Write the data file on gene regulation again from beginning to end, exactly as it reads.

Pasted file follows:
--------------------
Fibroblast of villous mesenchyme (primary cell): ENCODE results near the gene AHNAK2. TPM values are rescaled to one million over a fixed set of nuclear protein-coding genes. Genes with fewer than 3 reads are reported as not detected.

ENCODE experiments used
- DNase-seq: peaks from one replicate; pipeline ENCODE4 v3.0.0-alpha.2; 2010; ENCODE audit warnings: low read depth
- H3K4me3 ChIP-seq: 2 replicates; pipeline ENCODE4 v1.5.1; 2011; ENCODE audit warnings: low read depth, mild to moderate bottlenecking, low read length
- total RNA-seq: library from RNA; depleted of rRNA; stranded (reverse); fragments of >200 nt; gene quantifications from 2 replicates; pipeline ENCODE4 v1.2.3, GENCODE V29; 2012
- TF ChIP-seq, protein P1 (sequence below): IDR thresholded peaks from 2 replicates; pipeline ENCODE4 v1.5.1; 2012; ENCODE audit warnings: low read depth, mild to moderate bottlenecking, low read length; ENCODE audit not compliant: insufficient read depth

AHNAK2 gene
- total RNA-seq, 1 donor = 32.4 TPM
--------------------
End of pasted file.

Fibroblast of villous mesenchyme (primary cell): ENCODE results near the gene AHNAK2. TPM values are rescaled to one million over a fixed set of nuclear protein-coding genes. Genes with fewer than 3 reads are reported as not detected.

ENCODE experiments used
- DNase-seq: peaks from one replicate; pipeline ENCODE4 v3.0.0-alpha.2; 2010; ENCODE audit warnings: low read depth
- H3K4me3 ChIP-seq: 2 replicates; pipeline ENCODE4 v1.5.1; 2011; ENCODE audit warnings: low read depth, mild to moderate bottlenecking, low read length
- total RNA-seq: library from RNA; depleted of rRNA; stranded (reverse); fragments of >200 nt; gene quantifications from 2 replicates; pipeline ENCODE4 v1.2.3, GENCODE V29; 2012
- TF ChIP-seq, protein P1 (sequence below): IDR thresholded peaks from 2 replicates; pipeline ENCODE4 v1.5.1; 2012; ENCODE audit warnings: low read depth, mild to moderate bottlenecking, low read length; ENCODE audit not compliant: insufficient read depth

AHNAK2 gene
- total RNA-seq, 1 donor = 32.4 TPM